F/A-18E catches wire on Advanced Arresting Gear for first time
Richard Scott, London – IHS Jane’s Navy International
An F/A-18E Super Hornet from Naval Strike Aircraft Test Squadron 23 (VX-23) made a first successful arrestment using the US Navy’s Advanced Arresting Gear at Joint Base McGuire-Dix-Lakehurst, in Lakehurst, New Jersey, on 31 March. Source: NAVAIR
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- F/A-18E makes first AAG arrestment at Lakehurst test site
- The AAG is already installed aboard Pre-Commissioning Unit Gerald R Ford (CVN 78)
An F/A-18E Super Hornet from Naval Strike Aircraft Test Squadron 23 (VX-23) has made a first successful arrestment using the US Navy’s (USN’s) new Advanced Arresting Gear (AAG).
The test, conducted on 31 March, used the land-based AAG system installed at the Runway Arrested Landing Site (RALS) located at Joint Base McGuire-Dix-Lakehurst, in Lakehurst, New Jersey. RALS testing is a critical activity for proving the AAG for the new CVN-78 Ford-class aircraft carrier programme.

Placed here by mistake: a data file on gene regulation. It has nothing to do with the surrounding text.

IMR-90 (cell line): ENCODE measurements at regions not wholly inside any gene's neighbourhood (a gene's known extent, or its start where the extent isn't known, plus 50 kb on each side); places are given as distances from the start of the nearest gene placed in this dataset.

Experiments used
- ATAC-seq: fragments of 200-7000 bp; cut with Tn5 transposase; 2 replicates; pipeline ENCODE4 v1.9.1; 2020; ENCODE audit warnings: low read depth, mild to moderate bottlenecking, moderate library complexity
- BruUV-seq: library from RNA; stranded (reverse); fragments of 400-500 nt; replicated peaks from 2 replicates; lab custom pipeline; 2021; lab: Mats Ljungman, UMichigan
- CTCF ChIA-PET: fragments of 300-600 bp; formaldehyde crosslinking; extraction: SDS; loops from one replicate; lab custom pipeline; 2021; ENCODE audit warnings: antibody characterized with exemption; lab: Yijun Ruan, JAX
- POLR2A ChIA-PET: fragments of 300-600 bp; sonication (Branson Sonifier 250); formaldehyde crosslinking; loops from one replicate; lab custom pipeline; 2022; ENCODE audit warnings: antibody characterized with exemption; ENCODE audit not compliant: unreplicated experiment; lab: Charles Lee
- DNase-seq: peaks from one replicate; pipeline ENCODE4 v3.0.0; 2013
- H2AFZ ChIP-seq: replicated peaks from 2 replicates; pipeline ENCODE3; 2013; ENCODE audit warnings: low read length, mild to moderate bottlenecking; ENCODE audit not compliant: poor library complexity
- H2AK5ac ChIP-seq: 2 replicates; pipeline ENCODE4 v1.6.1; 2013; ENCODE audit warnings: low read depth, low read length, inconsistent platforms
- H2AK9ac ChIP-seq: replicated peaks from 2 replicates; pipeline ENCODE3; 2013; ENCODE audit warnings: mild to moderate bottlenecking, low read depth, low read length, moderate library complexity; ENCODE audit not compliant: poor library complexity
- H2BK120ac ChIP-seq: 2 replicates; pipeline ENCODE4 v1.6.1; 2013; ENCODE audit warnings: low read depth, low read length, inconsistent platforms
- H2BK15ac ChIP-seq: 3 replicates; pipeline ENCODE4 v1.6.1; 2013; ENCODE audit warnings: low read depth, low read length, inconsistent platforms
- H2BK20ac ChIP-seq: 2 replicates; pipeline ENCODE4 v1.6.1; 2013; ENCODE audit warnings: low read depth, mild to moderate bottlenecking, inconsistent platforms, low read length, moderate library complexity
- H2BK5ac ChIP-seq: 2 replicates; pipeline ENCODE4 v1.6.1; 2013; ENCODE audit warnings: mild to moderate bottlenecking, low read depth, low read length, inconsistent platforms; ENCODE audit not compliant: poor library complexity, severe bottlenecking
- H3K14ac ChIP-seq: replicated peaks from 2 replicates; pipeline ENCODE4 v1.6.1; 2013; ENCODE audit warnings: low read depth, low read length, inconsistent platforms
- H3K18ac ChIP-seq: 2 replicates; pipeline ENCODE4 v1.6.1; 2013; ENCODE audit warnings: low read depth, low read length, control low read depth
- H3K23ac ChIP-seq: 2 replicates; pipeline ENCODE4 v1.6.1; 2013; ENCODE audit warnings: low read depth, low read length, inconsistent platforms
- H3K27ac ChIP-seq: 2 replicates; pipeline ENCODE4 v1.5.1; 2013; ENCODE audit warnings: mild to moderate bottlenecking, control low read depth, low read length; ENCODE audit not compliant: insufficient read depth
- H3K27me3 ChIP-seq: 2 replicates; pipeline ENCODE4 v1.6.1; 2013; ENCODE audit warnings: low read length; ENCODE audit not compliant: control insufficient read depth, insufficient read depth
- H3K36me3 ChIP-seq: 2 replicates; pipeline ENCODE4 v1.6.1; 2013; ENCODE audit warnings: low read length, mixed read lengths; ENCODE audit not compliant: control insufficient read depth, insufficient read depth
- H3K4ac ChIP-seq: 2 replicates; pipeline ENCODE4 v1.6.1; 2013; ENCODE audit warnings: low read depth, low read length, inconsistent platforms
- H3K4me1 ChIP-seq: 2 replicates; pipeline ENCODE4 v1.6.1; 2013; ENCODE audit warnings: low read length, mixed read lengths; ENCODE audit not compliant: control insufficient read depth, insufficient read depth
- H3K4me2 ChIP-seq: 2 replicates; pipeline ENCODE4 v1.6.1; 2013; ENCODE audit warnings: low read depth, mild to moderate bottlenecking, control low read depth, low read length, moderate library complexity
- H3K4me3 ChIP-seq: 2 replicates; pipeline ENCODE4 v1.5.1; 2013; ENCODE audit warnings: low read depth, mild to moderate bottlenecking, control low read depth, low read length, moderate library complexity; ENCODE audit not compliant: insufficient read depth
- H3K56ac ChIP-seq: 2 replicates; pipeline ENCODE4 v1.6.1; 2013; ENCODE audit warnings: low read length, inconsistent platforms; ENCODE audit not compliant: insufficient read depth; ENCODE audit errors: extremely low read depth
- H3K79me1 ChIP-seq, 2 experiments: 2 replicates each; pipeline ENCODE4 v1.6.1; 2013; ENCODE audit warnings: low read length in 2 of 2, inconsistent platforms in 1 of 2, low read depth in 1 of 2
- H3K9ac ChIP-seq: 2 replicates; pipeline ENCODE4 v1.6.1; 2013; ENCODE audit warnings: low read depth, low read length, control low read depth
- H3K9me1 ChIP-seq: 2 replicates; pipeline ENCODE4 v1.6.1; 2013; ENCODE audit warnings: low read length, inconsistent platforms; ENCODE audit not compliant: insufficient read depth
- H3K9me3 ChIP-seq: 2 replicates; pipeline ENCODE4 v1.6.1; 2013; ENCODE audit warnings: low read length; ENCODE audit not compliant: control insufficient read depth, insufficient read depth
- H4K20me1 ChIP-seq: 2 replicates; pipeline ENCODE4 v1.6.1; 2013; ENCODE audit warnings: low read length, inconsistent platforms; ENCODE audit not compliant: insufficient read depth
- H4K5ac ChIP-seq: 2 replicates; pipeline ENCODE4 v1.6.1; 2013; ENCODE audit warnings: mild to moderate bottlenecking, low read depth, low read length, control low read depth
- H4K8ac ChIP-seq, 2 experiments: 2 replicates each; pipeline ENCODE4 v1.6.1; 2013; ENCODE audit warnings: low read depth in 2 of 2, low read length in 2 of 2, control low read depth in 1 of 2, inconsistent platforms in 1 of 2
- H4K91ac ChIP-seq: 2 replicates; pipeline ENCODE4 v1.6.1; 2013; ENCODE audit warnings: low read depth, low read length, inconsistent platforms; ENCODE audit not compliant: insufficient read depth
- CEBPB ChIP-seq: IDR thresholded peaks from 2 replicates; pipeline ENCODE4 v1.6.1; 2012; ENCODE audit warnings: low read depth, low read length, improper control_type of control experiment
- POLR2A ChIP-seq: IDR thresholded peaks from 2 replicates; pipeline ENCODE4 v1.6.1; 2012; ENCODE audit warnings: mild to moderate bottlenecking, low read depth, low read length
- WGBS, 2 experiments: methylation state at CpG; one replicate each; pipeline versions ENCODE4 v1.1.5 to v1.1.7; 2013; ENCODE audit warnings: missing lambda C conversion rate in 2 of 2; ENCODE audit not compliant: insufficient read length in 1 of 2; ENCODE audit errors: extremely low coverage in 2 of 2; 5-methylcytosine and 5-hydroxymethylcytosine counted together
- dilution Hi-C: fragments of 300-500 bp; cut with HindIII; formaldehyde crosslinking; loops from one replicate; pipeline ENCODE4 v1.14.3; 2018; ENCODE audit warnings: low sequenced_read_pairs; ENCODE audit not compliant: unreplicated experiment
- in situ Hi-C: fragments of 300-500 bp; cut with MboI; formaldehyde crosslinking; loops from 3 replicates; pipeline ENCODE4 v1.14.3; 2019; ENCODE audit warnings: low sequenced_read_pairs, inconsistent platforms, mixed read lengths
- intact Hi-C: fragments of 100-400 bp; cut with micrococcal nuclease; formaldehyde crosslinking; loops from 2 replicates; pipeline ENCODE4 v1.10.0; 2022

Developed by General Atomics in conjunction with the USN, the AAG is a new-generation turbo-electric arrestor system, consisting of energy absorbers, power conditioning equipment and digital controls, designed to deliver a number of benefits over the current Mk 7 Mod 3 and Mod 4 arrestor gear systems. These include improved reliability and safety margins, reduced manning and total ownership cost. Additionally, the AAG is designed to allow potential arrestment of a broader range of aircraft, from the lightest unmanned aerial vehicles to the heaviest manned fighters.
The AAG is already installed aboard Pre-Commissioning Unit Gerald R Ford (CVN 78), and is scheduled for installation on the future John F Kennedy (CVN 79), which is currently in build. However, the results of initial land-based testing in 2013 led to the redesign of the water twister, injecting delay into the programme.
In his latest annual report to Congress, Dr J Michael Gilmore, the Pentagon’s independent director of Operational Test and Evaluation (DOT&E), stated that “AAG’s reliability is uncertain”. According to Dr Gilmore, “The Program Office redesigned major components that did not meet system specifications during land-based testing [and] last provided reliability data in December 2013 [that] estimated that AAG had approximately 20 mean cycles between operational mission failure (MCBOMF) in the shipboard configuration, where a cycle represents the recovery of one aircraft.